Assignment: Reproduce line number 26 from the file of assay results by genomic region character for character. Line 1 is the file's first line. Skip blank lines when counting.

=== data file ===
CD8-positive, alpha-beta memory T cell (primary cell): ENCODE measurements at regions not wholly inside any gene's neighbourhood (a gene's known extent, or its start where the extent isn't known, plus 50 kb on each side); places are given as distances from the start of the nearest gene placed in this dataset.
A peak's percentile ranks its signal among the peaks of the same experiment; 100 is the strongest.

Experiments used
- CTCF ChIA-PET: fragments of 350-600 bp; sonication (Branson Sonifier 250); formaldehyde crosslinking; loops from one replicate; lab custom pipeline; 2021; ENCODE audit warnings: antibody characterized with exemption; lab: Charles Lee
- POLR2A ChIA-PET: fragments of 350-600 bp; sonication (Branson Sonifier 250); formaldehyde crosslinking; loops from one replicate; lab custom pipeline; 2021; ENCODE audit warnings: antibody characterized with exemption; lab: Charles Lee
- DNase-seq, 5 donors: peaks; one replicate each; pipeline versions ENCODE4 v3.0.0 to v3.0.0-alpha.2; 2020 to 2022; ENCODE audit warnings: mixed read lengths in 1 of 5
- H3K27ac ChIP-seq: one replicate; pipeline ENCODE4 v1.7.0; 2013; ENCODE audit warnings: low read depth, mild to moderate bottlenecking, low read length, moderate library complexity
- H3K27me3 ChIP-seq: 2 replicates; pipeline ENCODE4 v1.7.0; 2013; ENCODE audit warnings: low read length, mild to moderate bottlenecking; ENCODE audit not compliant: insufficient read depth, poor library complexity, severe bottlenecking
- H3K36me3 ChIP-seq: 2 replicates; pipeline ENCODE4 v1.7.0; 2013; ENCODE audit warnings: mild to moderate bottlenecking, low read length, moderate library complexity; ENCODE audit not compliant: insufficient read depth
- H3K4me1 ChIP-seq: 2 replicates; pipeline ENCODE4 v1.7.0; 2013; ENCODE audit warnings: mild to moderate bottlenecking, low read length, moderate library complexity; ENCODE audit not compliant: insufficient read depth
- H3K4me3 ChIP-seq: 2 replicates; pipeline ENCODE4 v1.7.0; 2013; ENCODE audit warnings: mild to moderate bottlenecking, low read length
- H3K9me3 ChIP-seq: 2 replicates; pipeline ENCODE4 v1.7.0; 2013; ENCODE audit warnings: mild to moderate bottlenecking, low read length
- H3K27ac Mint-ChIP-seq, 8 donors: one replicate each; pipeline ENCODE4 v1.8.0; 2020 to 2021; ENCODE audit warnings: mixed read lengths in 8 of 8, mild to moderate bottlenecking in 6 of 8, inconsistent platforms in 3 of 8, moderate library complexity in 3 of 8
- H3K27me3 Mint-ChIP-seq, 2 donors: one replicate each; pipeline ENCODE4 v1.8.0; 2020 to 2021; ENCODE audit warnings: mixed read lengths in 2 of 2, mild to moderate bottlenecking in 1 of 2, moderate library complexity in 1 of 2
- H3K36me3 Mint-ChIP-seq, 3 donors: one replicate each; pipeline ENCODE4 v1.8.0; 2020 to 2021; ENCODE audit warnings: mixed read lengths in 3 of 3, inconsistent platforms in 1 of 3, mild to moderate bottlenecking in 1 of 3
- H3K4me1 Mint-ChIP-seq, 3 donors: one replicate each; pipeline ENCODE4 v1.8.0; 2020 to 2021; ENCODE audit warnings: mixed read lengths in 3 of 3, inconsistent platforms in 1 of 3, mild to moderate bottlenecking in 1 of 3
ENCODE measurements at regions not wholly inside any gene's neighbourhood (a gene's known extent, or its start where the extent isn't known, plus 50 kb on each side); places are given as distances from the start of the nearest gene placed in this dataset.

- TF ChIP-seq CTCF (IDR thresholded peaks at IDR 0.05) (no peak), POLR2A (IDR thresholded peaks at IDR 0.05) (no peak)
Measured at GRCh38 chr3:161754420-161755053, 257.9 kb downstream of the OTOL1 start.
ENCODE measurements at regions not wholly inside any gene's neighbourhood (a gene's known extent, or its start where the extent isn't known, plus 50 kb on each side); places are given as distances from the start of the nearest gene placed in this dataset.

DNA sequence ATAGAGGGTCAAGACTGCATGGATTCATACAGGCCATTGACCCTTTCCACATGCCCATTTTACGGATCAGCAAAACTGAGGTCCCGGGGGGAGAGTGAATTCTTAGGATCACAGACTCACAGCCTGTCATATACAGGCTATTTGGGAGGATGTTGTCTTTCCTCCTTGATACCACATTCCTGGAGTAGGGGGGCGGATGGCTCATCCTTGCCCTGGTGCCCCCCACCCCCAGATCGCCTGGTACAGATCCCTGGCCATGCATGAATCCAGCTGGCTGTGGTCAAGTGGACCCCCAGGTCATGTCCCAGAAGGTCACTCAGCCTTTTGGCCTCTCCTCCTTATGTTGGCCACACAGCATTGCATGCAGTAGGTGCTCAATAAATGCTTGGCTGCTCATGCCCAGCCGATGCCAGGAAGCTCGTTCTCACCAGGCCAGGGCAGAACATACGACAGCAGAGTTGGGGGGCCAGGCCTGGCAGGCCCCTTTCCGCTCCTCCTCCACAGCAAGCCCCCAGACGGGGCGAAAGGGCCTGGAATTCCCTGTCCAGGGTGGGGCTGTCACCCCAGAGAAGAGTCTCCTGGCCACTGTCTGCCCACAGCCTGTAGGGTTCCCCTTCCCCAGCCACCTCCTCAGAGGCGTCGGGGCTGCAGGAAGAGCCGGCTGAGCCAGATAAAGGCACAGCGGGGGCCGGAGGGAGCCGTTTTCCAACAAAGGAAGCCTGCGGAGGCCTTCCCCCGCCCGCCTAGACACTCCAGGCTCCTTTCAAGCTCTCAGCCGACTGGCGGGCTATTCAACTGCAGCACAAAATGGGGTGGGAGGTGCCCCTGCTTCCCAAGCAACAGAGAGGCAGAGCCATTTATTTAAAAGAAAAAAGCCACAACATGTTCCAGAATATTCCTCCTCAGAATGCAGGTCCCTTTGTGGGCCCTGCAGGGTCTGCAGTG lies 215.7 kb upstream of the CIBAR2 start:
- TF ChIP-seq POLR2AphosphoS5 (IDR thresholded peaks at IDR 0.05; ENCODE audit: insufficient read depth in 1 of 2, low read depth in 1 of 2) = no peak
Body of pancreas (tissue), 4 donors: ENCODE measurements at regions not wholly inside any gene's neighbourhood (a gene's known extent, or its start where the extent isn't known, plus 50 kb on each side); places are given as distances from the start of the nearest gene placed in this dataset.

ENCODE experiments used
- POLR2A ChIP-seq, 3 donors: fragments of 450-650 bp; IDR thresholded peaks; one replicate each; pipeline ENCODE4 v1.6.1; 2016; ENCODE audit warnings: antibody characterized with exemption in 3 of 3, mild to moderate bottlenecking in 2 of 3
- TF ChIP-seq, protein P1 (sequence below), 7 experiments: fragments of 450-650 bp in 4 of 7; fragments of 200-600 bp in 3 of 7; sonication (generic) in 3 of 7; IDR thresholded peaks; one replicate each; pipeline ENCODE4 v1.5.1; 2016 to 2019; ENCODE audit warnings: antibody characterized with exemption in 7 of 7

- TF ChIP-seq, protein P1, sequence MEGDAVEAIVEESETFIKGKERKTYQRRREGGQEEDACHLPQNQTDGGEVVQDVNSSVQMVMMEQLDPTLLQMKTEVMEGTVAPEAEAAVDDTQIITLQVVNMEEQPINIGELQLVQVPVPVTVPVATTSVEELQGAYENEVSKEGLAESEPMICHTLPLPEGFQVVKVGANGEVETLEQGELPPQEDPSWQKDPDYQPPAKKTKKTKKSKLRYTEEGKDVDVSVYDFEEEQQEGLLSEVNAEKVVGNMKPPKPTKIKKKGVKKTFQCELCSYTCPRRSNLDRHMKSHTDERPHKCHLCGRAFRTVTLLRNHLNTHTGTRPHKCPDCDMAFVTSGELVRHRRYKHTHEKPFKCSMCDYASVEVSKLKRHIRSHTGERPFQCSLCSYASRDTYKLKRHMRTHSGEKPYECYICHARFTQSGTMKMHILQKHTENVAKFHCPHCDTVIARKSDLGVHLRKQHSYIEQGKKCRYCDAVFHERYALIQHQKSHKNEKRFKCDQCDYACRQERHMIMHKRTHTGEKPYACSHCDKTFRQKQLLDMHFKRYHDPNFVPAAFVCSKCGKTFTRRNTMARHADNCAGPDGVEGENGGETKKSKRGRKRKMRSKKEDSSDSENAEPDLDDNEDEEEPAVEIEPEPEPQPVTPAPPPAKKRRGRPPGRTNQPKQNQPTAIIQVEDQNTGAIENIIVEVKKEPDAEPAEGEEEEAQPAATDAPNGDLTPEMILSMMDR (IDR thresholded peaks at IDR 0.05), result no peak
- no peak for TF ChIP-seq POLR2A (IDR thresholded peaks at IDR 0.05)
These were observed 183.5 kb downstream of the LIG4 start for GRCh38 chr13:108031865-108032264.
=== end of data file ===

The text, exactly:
- TF ChIP-seq, protein P1 (sequence below), 7 experiments: fragments of 450-650 bp in 4 of 7; fragments of 200-600 bp in 3 of 7; sonication (generic) in 3 of 7; IDR thresholded peaks; one replicate each; pipeline ENCODE4 v1.5.1; 2016 to 2019; ENCODE audit warnings: antibody characterized with exemption in 7 of 7